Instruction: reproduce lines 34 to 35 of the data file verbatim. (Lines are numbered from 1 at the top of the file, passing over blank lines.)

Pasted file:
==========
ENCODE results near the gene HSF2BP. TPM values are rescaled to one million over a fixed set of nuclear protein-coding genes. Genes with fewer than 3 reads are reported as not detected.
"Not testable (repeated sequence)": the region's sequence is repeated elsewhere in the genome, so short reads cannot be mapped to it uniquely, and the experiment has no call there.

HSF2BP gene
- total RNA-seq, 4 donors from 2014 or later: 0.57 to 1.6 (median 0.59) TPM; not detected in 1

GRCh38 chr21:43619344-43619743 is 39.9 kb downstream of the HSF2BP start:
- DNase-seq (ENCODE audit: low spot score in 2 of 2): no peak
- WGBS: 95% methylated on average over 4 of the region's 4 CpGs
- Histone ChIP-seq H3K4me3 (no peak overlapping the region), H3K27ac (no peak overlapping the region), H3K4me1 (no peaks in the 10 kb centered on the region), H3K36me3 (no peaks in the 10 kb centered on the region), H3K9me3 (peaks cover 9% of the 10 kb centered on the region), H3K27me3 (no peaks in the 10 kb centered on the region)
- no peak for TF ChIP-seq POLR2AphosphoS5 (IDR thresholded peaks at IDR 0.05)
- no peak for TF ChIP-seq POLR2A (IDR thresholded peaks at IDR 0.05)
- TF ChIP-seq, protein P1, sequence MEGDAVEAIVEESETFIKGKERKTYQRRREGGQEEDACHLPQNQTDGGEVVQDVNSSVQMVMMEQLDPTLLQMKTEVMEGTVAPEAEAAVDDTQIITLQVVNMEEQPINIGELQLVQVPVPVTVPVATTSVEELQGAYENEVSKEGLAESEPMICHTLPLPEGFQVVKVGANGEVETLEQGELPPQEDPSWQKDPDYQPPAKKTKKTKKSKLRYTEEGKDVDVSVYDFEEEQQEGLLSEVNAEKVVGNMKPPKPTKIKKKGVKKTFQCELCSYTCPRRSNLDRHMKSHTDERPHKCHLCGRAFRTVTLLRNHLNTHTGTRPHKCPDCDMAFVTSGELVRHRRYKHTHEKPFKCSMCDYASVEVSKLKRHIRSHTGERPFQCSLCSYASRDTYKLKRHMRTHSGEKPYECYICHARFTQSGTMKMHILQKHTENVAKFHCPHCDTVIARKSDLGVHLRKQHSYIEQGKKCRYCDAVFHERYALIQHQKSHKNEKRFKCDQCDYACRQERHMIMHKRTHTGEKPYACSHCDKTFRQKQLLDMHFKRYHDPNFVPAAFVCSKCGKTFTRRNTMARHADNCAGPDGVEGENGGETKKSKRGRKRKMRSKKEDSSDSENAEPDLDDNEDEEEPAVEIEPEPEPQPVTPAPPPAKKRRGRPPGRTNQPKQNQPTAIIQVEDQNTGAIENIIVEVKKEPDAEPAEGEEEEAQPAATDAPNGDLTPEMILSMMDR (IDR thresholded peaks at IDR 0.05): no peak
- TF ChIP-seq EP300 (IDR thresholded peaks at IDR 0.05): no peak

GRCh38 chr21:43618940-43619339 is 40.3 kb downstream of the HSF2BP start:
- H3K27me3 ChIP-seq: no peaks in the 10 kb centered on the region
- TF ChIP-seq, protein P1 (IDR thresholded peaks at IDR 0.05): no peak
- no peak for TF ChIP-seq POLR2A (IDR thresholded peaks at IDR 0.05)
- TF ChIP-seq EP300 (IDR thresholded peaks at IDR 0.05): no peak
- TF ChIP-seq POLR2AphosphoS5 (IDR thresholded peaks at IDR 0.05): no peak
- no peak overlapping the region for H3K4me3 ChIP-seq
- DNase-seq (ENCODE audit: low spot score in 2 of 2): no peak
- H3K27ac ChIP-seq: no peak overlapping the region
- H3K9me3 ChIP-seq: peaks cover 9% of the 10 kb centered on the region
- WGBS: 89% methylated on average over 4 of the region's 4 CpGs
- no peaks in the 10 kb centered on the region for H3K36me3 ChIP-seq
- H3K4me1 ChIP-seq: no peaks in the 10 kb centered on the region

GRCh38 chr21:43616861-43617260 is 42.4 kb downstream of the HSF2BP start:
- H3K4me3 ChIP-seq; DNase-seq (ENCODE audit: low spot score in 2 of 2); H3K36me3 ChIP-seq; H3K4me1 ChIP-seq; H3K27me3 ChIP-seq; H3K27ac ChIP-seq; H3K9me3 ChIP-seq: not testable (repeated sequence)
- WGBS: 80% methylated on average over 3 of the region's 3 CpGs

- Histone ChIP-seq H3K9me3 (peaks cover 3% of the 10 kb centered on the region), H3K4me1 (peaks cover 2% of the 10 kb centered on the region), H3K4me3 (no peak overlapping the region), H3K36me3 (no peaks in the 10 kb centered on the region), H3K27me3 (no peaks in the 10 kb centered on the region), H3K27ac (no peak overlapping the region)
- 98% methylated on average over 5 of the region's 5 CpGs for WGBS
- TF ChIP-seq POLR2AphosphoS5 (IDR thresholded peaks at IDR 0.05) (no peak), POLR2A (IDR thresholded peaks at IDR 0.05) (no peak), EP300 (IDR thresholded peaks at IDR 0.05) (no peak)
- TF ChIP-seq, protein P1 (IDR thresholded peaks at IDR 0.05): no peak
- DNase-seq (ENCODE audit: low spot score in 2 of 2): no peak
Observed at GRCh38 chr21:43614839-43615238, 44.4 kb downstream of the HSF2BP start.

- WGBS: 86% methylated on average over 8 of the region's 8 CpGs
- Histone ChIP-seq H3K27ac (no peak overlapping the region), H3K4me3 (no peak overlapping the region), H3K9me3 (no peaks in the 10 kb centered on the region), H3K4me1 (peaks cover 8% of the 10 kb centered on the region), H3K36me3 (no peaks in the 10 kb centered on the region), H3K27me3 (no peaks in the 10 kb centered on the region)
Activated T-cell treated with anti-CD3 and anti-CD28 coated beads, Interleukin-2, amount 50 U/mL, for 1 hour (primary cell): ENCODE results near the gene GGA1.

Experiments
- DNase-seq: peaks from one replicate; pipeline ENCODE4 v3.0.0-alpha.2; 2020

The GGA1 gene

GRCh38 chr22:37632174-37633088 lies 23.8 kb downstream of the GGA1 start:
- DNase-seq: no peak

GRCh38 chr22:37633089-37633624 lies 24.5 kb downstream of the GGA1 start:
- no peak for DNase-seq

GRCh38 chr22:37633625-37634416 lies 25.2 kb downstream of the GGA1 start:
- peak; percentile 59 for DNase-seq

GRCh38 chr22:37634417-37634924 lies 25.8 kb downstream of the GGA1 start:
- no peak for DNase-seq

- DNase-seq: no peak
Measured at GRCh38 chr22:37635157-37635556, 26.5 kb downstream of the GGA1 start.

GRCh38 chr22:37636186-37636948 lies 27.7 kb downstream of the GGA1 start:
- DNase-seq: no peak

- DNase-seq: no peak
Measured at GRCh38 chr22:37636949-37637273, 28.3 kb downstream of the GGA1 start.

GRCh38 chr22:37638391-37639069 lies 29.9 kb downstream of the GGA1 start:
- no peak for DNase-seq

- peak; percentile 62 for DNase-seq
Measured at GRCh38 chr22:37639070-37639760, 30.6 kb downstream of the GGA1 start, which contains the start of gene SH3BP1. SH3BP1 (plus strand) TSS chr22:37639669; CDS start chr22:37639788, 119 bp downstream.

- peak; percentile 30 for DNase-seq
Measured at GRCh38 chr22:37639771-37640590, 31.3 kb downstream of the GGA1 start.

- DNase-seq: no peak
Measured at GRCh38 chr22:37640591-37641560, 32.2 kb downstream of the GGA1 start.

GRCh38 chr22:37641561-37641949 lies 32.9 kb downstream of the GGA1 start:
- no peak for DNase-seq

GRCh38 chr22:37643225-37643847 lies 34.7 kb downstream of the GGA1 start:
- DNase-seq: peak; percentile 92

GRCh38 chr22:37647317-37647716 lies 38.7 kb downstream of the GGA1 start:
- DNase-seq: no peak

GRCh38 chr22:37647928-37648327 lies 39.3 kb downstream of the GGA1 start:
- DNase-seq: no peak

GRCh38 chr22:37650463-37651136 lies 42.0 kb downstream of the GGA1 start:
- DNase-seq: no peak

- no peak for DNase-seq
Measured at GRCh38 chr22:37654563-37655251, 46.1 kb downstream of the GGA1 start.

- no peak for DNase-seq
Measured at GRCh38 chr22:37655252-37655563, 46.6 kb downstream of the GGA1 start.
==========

Observed at GRCh38 chr21:43614839-43615238, 44.4 kb downstream of the HSF2BP start.

- WGBS: 86% methylated on average over 8 of the region's 8 CpGs